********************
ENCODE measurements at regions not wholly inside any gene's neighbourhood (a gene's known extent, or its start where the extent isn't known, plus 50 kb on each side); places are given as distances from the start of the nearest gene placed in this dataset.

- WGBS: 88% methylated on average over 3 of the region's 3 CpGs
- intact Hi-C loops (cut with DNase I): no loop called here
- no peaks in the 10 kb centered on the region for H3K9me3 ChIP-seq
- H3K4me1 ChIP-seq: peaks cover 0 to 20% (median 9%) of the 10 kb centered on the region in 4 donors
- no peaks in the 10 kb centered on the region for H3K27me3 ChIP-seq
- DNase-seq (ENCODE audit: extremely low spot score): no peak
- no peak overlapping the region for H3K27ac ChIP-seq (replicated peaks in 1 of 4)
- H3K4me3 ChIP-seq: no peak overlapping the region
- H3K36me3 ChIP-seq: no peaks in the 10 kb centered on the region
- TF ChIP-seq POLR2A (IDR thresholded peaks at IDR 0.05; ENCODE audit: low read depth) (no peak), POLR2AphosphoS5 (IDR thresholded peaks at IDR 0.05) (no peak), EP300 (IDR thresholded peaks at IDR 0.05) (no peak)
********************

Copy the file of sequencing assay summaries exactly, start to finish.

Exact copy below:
ENCODE measurements at regions not wholly inside any gene's neighbourhood (a gene's known extent, or its start where the extent isn't known, plus 50 kb on each side); places are given as distances from the start of the nearest gene placed in this dataset.

- WGBS: 88% methylated on average over 3 of the region's 3 CpGs
- intact Hi-C loops (cut with DNase I): no loop called here
- no peaks in the 10 kb centered on the region for H3K9me3 ChIP-seq
- H3K4me1 ChIP-seq: peaks cover 0 to 20% (median 9%) of the 10 kb centered on the region in 4 donors
- no peaks in the 10 kb centered on the region for H3K27me3 ChIP-seq
- DNase-seq (ENCODE audit: extremely low spot score): no peak
- no peak overlapping the region for H3K27ac ChIP-seq (replicated peaks in 1 of 4)
- H3K4me3 ChIP-seq: no peak overlapping the region
- H3K36me3 ChIP-seq: no peaks in the 10 kb centered on the region
- TF ChIP-seq POLR2A (IDR thresholded peaks at IDR 0.05; ENCODE audit: low read depth) (no peak), POLR2AphosphoS5 (IDR thresholded peaks at IDR 0.05) (no peak), EP300 (IDR thresholded peaks at IDR 0.05) (no peak)